From: Michael Harris - NYC SE (
Date: Thu Nov 08 1990 - 18:55:54 CST


Many thanks to all who responded.

Although originally I had something of a technically oriented question
in mind (what does it do? how does it do it? where can I find a white
paper?), the pragmatic nature of this alias came back strong with a
product oriented answer - perhaps the most important - AFS is available
from Transarc Corp., The Gulf Tower, 707 Grant St., Pittsburgh, PA 15219,
(412) 338-4400.

I guess I don't have to summarize Anthony Datri's answer ;) but I will
say that its interesting for a computer person to hear of a product's
developement stages. I mean hey - I don't always like to think about
early versions of what later became my better programs, but I find the
history makes for good nostalgia.

On with the real summary (please correct me if I err).

AFS is a distributed filesystem which allows the filesystem name-space
to be independant of filesystem servers. It caches remote files locally
in 64KB chunks (as of version 3.0) and reconciles updates with the sources.

One thing which I was most interested in, which nobody mentioned for
certain though it seemed like a logical out growth from its other features,
was the ability to mirror filesystems across different servers. I am
assuming this works but people from Transarc have offered to send me
technical info so I'm sure I'll find the answer there. I'll retract if I'm

There was some mention of name service difficulties being fixed in 4.0
(Now where have I heard that before ;) ;) ;)

I must say that the concensus is hats off to Transarc for a good product
and good staff.

Here are the interesting excerpts from the responses (including a

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>>>>> On Wed, 7 Nov 90 20:09:03 -0600, "Anthony A. Datri" <convex!> said:

> Of course, that was a few years ago; I suspect that things are
> different now.

It certainly is! AFS still has problems, particularly in the case of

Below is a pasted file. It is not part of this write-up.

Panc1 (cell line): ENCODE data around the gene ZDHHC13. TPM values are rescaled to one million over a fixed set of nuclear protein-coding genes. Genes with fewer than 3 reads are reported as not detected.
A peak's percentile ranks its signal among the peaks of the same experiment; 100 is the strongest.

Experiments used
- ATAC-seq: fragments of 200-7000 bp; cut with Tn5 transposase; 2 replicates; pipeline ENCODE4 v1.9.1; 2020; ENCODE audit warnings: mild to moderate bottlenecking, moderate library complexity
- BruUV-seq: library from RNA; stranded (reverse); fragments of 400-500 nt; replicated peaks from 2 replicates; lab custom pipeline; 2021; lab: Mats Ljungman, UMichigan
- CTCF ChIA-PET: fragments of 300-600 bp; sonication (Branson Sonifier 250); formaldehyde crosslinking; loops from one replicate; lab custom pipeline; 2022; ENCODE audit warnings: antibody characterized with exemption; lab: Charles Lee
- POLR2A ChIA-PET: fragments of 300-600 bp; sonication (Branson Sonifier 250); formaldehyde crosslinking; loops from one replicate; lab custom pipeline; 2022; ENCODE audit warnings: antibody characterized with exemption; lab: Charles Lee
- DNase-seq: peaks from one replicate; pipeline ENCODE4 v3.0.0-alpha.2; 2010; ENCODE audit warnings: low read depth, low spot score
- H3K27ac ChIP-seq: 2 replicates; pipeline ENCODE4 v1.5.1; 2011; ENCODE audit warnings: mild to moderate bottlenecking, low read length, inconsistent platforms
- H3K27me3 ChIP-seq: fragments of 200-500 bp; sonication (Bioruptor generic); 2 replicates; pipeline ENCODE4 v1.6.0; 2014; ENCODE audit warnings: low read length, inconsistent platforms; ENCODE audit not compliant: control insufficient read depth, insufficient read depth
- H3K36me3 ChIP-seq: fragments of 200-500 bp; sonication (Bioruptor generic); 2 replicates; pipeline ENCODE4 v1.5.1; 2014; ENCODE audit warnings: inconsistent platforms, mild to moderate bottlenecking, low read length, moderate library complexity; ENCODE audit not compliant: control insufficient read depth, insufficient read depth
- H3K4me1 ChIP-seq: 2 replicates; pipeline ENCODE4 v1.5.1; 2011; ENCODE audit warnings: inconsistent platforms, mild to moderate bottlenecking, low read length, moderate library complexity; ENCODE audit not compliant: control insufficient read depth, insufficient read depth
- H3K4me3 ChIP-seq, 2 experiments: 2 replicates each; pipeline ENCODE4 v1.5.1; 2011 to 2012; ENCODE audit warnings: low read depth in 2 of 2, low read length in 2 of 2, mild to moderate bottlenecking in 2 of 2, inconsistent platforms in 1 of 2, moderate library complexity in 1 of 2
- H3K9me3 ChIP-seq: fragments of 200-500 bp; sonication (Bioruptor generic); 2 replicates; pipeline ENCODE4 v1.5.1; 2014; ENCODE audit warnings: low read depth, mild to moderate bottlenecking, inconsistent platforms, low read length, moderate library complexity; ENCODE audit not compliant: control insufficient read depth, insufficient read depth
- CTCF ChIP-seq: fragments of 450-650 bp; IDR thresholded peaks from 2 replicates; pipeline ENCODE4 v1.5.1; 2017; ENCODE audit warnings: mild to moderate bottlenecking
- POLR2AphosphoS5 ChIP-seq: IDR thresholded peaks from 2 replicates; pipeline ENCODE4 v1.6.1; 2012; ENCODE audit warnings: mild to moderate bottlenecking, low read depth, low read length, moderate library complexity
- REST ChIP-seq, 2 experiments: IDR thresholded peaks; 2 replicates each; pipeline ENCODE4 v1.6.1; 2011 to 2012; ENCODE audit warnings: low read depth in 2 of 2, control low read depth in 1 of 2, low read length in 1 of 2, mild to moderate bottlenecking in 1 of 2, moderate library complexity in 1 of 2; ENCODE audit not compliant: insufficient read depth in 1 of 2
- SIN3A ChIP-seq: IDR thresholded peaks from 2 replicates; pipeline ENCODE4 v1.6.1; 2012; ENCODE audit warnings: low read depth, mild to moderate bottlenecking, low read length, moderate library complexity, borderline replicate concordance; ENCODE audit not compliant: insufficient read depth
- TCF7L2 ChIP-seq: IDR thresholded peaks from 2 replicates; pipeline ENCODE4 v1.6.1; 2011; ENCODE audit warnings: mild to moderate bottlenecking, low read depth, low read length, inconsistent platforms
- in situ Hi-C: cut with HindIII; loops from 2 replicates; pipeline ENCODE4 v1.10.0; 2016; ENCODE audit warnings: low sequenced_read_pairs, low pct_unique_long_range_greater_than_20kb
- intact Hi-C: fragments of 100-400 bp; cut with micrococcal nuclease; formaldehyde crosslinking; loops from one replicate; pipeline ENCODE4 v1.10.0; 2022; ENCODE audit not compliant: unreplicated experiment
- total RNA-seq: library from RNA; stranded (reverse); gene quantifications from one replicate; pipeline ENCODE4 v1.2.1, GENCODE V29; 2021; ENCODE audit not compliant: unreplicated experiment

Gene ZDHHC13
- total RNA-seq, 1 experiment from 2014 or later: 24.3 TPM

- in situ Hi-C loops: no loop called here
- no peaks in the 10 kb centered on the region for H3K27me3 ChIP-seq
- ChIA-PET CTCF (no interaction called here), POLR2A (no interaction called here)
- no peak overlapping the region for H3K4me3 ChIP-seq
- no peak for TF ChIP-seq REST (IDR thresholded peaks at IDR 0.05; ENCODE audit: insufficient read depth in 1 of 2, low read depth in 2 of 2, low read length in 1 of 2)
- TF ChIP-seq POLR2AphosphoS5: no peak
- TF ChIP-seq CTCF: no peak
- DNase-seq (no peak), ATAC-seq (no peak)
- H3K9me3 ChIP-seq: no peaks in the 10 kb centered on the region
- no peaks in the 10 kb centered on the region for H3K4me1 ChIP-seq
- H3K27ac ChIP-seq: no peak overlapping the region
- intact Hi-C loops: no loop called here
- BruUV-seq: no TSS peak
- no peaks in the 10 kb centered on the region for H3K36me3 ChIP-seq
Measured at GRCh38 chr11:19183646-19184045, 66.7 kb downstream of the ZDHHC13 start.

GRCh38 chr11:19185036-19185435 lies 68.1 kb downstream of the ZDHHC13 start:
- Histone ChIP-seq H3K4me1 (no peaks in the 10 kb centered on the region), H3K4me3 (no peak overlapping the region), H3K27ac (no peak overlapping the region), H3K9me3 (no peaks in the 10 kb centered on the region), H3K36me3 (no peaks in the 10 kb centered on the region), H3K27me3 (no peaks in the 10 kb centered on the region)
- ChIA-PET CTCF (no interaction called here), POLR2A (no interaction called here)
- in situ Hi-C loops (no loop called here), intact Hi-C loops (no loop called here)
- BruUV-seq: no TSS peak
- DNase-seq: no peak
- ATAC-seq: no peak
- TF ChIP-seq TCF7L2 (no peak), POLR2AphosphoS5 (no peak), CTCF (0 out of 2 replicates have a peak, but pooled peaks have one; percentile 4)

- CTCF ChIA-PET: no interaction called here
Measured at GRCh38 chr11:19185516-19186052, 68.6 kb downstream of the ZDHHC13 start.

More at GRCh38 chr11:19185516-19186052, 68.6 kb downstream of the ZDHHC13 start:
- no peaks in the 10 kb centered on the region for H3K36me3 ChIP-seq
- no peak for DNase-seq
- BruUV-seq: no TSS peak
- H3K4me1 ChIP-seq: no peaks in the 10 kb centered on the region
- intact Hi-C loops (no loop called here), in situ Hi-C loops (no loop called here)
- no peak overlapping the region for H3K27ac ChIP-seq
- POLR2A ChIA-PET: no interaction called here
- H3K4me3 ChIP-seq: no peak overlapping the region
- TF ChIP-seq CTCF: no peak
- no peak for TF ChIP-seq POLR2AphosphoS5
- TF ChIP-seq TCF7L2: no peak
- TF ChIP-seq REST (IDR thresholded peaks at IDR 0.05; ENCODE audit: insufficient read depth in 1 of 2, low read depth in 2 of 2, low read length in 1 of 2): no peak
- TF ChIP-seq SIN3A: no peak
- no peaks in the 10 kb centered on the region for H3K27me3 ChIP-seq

name service (locating the server(s) for a particular volume), which
are being worked on for AFS 4.0, which is scheduled to come out next
spring or sometime thereabouts. But the problems you describe have
been ameliorated considerably in the current release of AFS (3.0).

Also, a maintenance relase of AFS is scheduled to be released in
January that will have additional fixes, better backup capability,

> A bunch of people from the ITC at CMU seem to have
> gotten together with some of my former coworkers at Unilogic/Scribe,
> who, having wrecked one company, wanted a new one, and called
> themselves Transarc. They're now the people who sell AFS, and I
> believe that IBM is still heavily involved.

I don't know about IBM involvement, but the people I've dealt with
from Transarc have been very professional and competent people.
They've been among the most cooperative computer-related companies
I've dealt with. How enlightened Transarc is vis a vis its business
decisions etc I have no idea. But I've been eminently satisfied with
their treatment of me as a customer.

> If you want more accurate information, try sending mail to
> I believe that she's the right person to contact.

That's correct. Liz Hines is one of the key developers working on AFS
right now. Mike Kazar <> is another.

> Oh yeah -- please don't mention my name.

Heh. I hope you realize that you plastered your comments all over the
world. *Lots* of people read the sun-managers mainling list. (AFS
users, even! :-)


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proceedings of Usenix, Winter 1988 (Dallas) covered both Andrew and
Athena. Try for information.

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I've been running AFS on a cluster of around 150 SS1s that I maintain (mit around 4
4/490s as servers). Having nearly gone berserk trying to use NFS to maintain both
performance and ease of maintainence/use, i can atttest to the fact that AFS is literally a
godsend. There were some performance issues in earlier versions, but it's incredibly neat
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Here's a recent bibliography. If you send me your mailing address,
I can have reprints of some of these articles sent to you, as well as
other literature on AFS and Transarc.


J. H. Howard et al, "Scale and Performance in a Distributed File System,"
ACM Transactions on Computer Systems, Volume 6 No. 1 (February 1988).

J. H. Howard, "An Overview of the Andrew File System," USENIX Conference
Proceedings, pp. 23-26 (Dallas, Winter 1988).

Michael L. Kazar, "Synchronization and Caching Issues in the Andrew File
System," USENIX Conference Proceedings, pp. 27-36 (Dallas, Winter 1988).

Alfred Z. Spector & Michael L. Kazar, "Uniting File Systems," UNIX Review,
March 1989.

Michael L. Kazar, Bruce W. Leverett et al, "DEcorum File System Architectural
Overview," USENIX Conference Proceedings (Anaheim, Summer 1990).

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Many thanx once again to:

Paul Graham <>
Manavendra K. Thakur <>
convex! (Anthony A. Datri)
Matt Crawford" <>
Kerien Fitzpatrick <>
mark@DRD.Com (Mark Lawrence)
oneill@SLCS.SLB.COM (Dennis O'Neill) (Mahesh Subramanya) (Frank P. Bresz)

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